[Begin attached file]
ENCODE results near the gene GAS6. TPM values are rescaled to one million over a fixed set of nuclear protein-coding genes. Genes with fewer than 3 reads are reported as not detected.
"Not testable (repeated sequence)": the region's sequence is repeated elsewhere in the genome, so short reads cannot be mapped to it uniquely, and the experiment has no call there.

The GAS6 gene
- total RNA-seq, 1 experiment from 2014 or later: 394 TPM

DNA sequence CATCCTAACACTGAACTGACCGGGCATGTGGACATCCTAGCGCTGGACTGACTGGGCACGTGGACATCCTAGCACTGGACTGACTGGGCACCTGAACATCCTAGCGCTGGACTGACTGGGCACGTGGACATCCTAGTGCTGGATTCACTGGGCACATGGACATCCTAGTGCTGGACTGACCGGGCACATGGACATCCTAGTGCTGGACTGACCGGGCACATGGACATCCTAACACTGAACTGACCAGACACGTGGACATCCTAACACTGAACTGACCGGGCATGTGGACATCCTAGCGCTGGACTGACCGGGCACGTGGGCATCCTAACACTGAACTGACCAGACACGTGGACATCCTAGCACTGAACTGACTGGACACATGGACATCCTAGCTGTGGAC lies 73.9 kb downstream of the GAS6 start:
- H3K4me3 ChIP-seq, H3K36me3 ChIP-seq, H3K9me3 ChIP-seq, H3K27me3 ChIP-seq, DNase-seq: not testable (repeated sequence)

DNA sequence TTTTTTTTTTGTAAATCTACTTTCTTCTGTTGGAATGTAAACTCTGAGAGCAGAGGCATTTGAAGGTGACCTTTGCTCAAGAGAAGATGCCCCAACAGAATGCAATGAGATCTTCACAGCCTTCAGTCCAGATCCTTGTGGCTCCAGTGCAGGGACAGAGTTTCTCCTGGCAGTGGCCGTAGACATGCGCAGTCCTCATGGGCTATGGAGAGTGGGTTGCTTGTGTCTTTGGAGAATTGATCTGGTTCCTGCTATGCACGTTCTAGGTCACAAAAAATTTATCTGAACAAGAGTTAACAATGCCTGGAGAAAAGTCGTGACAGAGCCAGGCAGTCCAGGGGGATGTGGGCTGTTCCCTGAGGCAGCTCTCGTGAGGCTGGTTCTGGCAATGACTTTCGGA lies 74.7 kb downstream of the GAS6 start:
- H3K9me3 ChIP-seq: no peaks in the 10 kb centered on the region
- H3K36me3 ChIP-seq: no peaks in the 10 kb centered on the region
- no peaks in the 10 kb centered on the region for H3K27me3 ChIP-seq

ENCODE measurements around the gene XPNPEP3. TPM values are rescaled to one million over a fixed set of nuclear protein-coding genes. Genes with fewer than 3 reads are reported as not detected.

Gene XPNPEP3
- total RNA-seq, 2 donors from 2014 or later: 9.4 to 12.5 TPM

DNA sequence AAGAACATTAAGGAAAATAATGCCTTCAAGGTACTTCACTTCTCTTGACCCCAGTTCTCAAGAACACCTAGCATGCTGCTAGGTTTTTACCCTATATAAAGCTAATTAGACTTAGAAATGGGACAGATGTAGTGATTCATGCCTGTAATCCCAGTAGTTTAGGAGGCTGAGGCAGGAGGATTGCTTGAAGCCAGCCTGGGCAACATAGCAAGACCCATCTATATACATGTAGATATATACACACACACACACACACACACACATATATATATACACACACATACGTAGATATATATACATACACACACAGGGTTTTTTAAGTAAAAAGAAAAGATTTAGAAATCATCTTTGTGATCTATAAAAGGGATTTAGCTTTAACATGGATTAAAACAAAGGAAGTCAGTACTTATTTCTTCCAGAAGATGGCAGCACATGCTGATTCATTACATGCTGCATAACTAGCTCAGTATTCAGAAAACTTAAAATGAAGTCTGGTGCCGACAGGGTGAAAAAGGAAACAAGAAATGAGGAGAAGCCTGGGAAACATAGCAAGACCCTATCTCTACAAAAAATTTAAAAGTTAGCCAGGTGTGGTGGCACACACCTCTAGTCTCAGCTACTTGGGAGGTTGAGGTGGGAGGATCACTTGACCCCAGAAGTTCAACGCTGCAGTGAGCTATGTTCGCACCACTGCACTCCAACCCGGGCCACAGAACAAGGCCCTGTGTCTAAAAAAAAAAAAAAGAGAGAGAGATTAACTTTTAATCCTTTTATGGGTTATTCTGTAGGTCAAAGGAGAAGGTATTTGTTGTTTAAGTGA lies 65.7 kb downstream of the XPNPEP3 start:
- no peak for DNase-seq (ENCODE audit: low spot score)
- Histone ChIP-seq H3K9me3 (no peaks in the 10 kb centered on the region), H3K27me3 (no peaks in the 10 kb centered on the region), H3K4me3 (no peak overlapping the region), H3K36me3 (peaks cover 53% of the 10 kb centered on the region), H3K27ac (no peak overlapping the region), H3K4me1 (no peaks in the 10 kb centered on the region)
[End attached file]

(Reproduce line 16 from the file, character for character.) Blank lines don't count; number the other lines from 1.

- Histone ChIP-seq H3K9me3 (no peaks in the 10 kb centered on the region), H3K27me3 (no peaks in the 10 kb centered on the region), H3K4me3 (no peak overlapping the region), H3K36me3 (peaks cover 53% of the 10 kb centered on the region), H3K27ac (no peak overlapping the region), H3K4me1 (no peaks in the 10 kb centered on the region)